Locs, Dreadlocks, Dreads, Sisterlocks, Nappylocks, Brotherlocks, Twigs, Freeforms, whatever term of endearment you may use in regard to your locked hair, they are a thing of beauty! Locs of many sizes, shapes, colors and lengths are worn by people all around the world. Their beauty is individualized although a shared admiration for them is widespread.
While locs can grow beyond the bum in a matter of years, they go through issues that may be cause for a change. Locs can be damaged; locs can be weak, dry, brittle, irrepairable, thin, or at high risk for damage. Some of the contributing factors to damage are:
- Poor Maintenance (ie. not having the roots retwisted regularly)
- Excessive maintenance (ie. retwisting the roots too often)
- Haircolor damage (Especially when lightening the hair)
- Inconsistent locs (The size, shape or method of your locs may be different sizes on the wrong parts of the head, etc)
- Improper maintenance (ie. not using a tool properly or tying knots in the wrong place)
- Aging or Illness (Growing older sometimes causes people’s hair to thin out and illness can also weaken the condition of the hair)
When do you know it’s time to cut your losses? First of all, locs can be repaired in any number of ways. Locs can be reinforced with human hair; they can be combined to make them stronger; they can be knotted to strengthen weak areas; and they can be transplanted from one place to another. Loc integration can be performed for bald areas and loc extensions can be created where new growth is long enough to start new locs. So why would one consider cutting or combing out their locs?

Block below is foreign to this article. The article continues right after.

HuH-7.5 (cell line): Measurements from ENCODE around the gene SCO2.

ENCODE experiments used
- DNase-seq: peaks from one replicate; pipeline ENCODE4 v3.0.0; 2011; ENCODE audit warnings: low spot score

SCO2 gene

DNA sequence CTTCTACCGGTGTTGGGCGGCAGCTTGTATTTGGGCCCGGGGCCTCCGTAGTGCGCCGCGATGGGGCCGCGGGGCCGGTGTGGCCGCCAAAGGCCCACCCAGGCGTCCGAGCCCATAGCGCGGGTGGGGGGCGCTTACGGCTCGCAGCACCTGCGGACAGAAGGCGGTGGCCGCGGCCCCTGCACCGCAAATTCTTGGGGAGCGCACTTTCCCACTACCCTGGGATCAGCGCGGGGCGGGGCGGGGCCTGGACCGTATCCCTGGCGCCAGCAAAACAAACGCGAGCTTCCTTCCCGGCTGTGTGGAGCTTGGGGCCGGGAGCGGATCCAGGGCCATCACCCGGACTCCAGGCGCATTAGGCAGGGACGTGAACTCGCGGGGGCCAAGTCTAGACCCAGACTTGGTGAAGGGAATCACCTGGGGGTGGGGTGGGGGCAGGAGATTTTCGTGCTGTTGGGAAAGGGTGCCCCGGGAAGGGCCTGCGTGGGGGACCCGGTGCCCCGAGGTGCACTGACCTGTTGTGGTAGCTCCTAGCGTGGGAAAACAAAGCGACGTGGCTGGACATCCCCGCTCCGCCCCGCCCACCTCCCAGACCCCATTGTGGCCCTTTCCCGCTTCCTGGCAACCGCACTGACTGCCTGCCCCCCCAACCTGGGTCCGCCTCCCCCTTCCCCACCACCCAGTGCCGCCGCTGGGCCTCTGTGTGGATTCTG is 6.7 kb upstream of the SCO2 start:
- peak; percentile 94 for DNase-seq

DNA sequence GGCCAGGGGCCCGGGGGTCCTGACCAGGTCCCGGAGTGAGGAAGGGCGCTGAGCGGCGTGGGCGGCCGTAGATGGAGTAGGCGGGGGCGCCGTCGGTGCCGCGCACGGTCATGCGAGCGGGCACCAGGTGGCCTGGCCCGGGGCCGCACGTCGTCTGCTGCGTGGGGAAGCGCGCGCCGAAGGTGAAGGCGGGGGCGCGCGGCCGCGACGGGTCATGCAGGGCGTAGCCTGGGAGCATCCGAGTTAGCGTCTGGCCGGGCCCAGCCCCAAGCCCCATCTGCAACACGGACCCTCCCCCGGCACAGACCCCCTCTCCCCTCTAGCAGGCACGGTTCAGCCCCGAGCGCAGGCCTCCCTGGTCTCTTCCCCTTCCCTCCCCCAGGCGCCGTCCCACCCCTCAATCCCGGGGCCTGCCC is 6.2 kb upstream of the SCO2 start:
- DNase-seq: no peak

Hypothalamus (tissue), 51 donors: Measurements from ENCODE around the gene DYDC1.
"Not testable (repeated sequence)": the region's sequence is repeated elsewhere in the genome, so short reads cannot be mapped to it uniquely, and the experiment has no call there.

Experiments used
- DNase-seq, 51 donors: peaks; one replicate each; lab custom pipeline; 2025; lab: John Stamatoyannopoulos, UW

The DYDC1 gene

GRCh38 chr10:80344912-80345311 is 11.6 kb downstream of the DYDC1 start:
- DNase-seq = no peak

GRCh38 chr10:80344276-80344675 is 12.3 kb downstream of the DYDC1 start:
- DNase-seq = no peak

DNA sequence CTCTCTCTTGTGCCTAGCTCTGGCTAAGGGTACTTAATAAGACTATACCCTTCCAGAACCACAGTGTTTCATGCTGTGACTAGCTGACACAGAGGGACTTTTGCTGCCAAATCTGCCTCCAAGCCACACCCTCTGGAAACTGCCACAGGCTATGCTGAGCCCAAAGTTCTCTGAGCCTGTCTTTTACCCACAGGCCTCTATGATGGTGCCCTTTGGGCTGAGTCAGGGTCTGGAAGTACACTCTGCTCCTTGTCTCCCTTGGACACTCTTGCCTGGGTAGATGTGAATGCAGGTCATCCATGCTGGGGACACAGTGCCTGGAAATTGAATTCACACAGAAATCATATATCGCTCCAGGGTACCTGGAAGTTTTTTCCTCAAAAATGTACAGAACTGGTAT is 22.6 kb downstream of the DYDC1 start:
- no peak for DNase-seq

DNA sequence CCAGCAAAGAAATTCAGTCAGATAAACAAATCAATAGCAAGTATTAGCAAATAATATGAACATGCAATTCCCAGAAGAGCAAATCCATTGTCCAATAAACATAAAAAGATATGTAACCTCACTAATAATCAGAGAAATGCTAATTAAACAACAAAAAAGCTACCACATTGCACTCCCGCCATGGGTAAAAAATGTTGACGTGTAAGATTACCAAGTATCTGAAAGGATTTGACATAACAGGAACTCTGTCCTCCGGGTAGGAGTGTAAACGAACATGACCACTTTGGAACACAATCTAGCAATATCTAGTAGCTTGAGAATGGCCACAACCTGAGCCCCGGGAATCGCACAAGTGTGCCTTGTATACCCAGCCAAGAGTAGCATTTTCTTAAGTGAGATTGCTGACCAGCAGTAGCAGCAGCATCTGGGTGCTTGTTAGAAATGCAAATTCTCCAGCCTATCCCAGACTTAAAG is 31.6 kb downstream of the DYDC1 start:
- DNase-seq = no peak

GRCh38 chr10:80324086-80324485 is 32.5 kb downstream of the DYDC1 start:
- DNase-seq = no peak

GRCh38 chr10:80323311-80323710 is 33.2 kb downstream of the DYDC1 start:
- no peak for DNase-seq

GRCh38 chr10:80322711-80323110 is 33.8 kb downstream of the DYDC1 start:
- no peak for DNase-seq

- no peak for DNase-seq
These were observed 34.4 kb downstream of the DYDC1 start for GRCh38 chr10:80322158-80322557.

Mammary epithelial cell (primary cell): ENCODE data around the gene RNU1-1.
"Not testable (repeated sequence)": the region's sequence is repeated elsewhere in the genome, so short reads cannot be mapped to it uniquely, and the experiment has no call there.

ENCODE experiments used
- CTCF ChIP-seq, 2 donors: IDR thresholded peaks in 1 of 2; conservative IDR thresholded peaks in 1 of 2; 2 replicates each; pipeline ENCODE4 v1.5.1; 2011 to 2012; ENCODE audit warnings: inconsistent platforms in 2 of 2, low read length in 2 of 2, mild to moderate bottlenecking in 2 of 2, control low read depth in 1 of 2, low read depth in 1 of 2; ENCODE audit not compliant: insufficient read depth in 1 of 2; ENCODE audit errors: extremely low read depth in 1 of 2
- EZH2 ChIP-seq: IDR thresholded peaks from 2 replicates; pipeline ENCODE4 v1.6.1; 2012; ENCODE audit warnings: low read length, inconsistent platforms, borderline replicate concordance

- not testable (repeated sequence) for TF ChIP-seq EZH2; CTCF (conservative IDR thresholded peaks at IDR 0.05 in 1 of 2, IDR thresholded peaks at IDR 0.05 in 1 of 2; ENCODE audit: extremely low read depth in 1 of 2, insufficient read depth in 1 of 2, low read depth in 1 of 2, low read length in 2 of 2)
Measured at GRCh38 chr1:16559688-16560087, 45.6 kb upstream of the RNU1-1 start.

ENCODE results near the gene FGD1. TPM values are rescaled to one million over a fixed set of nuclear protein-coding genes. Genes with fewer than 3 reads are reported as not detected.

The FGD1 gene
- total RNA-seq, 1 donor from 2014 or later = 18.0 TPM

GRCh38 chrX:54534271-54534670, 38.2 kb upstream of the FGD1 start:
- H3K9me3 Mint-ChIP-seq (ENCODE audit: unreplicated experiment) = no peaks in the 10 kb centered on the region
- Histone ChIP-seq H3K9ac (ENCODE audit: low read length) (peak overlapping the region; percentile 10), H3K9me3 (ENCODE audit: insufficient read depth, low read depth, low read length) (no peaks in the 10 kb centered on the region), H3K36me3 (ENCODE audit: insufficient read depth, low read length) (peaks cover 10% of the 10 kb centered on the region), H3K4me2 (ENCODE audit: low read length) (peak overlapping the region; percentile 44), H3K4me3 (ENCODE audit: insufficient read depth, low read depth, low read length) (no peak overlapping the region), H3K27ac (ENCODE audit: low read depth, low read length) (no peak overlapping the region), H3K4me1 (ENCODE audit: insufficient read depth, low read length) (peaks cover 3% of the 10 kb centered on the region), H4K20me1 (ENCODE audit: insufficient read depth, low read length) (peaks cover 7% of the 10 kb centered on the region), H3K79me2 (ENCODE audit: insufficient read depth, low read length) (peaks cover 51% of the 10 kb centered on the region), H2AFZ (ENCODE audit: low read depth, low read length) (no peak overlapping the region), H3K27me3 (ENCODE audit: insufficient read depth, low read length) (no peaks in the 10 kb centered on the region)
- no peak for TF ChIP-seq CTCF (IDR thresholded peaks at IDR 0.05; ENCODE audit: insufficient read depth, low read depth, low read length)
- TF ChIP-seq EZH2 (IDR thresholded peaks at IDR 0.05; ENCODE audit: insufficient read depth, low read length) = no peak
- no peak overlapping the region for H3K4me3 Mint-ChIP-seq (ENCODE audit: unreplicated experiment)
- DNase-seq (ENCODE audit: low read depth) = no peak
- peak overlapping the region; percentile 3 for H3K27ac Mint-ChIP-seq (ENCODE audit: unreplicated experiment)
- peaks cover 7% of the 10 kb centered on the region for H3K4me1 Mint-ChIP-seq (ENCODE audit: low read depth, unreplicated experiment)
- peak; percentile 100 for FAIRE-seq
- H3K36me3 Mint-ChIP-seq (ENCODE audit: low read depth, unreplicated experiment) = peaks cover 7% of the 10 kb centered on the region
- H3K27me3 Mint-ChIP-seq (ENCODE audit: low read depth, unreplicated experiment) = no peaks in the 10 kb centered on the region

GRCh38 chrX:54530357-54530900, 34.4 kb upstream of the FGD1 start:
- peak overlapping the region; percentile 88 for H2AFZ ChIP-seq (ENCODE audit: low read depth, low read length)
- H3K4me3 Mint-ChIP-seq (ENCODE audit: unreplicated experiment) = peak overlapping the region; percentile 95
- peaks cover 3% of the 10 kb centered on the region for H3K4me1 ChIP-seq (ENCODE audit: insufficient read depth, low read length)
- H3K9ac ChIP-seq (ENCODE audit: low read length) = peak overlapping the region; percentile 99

Knowing when it is time would involve any number of factors. These factors include:
- Locs are more than 7-10 years old
- Locs are thinning significantly
- Hair loss is already evident in the nape or crown of the head
- Locs are shedding from severely at the ends
- Locs are not growing
- Locs are too heavy and are causing headaches or back aches
- Illness or medications is changing the condition of the hair
- Poor maintenance has taken a toll on the appearance and integrity of the locs
- Locs are too large and heavy for the scalp
- You feel pain or soreness near the roots of your hair
- You’re no longer happy with your locs
All of these reasons can be interchanged and can be cause for removing your locs. There are a few ways this can be done.
- Do a Big Chop. Grow your locs out a bit so you have enough new growth to have a TWA
- Comb them out. Yes, you can comb your locs out. Youc an cut the ends to open them a bit, then use conditioner (optional) to soak your locs, and comb them out. Some people use forks, metal rat tail combs or safety pins even.
- Transition. You can grow your locs out a longer period of time with no retwisting and then cut them when you’ve reached the desired length of natural loose hair.
No matter what you decide, your crown is your glory. While locs are beautiful, they aren’t meant to show the signs of stress and damage. You can only patch them up for so long until they may become a sore sight for you. If you’re at a crossroads, consider the above mentioned issues and see if your pros or cons are greater in number. Cutting your losses is still a positive gain 🙂